To what purpose all this business?

This came across my computer screen this morning:

You definitely haven’t drunk too much coffee. The pendulum has swung so far that I really fear for some of my students. The pressure for perfection is out of control! I’ve already been counseling my students on the need to be gentle with themselves. I have one mom who is getting a tutor for her student, because he is “lost,” with his 96%. And when I told my Spanish 2 classes the other day that I was so proud of them for how they did on their first major unannounced vocab. quiz, they were devestated to learn that the class average was 88%. I thought they were joking with me at first, but they were sincere. I had some kids tearing up and others muttering that their parents were going to kill them. What is wrong with this picture?!

I gave a quick response, encouraging the teachers facing this to collaborate on a book.

The response to that suggestion should be: HA! Who has the time?

Right. But does it then occur to anyone that perhaps that’s what’s behind this drive to fill up kids’ schedules so tightly that they have no time to reflect or question where they are going, what they are learning, what they are doing?

There’s a reason for this. People who are desperate do not have time to question the routine, to question authority, to wonder why things are the way there are, who benefits from the arrangement or any of those other pesky questions that so annoy those who see themselves as being in charge.

It is ironic that so many teachers bewail the 60s as a time of upheaval and excess. What they do not remember or do not know is that it was just that sense of stifling conformity that pushed so many people to be ready for rebellion. It was the cream of society, those students destined for corporate jobs, who rebelled. The one element extant then but missing now was the unrelated Civil Rights Movement. That served as a model for the rebellion of women, of other minorities, of homosexuals, of nuns, and of people in general against the routine pieties of everyday life.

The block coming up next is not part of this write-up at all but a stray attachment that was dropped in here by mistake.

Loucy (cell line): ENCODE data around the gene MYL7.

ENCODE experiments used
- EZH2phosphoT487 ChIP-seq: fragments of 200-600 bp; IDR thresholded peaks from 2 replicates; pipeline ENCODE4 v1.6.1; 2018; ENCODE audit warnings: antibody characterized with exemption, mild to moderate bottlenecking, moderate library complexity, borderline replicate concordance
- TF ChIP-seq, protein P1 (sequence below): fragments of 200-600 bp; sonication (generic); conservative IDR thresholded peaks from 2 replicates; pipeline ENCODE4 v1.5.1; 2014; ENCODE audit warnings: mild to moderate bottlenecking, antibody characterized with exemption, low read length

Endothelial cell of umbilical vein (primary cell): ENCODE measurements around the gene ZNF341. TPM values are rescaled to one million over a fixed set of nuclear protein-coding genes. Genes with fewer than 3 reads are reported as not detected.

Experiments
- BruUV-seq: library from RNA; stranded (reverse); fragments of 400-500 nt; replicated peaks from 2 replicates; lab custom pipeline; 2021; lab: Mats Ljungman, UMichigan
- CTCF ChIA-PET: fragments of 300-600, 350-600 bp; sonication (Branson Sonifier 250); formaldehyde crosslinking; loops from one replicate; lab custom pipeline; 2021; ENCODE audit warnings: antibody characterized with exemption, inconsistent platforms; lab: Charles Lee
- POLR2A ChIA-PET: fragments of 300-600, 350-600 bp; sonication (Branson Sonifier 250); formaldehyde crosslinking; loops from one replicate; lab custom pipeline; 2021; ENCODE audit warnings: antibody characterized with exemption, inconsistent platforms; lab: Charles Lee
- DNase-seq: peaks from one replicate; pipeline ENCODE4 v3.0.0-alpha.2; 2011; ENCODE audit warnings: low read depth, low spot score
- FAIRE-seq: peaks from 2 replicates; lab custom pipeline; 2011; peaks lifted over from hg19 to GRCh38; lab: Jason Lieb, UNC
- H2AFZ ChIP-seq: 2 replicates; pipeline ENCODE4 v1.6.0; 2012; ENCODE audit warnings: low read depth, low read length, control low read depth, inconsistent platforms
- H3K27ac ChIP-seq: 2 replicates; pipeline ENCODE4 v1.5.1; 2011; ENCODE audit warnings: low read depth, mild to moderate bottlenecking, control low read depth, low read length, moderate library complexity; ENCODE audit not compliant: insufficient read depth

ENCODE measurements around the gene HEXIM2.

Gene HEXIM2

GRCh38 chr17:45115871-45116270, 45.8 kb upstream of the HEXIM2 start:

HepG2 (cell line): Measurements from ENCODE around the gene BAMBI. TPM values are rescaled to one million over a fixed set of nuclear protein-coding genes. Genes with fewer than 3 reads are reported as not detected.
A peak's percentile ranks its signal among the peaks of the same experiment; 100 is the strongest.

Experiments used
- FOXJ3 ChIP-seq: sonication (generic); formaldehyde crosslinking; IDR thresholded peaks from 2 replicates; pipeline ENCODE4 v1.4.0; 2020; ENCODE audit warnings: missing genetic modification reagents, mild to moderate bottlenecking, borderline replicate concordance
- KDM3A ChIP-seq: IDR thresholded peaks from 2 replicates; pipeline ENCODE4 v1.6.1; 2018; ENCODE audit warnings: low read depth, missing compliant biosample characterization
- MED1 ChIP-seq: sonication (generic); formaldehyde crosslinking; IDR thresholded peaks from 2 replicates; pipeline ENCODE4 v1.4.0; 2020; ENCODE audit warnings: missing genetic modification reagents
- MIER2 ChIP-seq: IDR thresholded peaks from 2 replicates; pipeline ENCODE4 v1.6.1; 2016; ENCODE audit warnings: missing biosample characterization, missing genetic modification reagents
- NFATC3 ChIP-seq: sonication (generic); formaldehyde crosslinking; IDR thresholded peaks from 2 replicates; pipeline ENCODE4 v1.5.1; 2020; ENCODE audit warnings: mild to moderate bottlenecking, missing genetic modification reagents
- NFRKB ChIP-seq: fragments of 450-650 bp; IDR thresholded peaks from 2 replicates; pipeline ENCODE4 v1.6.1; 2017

It’s the desecration of those pieties that so wounded what came to be called Middle America, the Moral Majority, Joe Six-Pack, Reagan Democrats, and so on. In reality, much of the thrust of the rebels was toward greater opportunity for everyone, not just privileged college students. But even now the Right paints the rebels as a bunch of privileged Ivy League students who were unpatriotic and had never worked an honest day in their lives. Untrue. But many Americans have swallowed that.

We are not on the edge of a rebellion, but some of the conditions are here. I think we’ll pull out of the economic meltdown without changing the conditions that led to it. The average American does not understand what it means to have China owning over a trillion dollars of our debt. Tom Friedman has a column today in the NYT pointing out the implications and ramifications of that fact. Only the rise in gas prices got Americans’ attention.

So I don’t see a societal revolt coming. The adjustment will take place and slowly our ideals and quality of life will erode and it will go unnoticed by the young unless their teachers make it known to them. What was the name of that 60s book? Teaching as a Subversive Activity? (1969, actually).

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